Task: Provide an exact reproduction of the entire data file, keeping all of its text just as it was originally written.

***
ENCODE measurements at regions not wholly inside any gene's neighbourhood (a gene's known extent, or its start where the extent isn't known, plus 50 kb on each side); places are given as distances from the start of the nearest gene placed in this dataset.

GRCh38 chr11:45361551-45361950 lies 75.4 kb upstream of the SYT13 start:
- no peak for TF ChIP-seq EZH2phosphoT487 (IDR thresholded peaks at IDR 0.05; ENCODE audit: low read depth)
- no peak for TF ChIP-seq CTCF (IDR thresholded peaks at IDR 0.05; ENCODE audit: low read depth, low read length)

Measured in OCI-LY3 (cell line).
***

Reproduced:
ENCODE measurements at regions not wholly inside any gene's neighbourhood (a gene's known extent, or its start where the extent isn't known, plus 50 kb on each side); places are given as distances from the start of the nearest gene placed in this dataset.

GRCh38 chr11:45361551-45361950 lies 75.4 kb upstream of the SYT13 start:
- no peak for TF ChIP-seq EZH2phosphoT487 (IDR thresholded peaks at IDR 0.05; ENCODE audit: low read depth)
- no peak for TF ChIP-seq CTCF (IDR thresholded peaks at IDR 0.05; ENCODE audit: low read depth, low read length)

Measured in OCI-LY3 (cell line).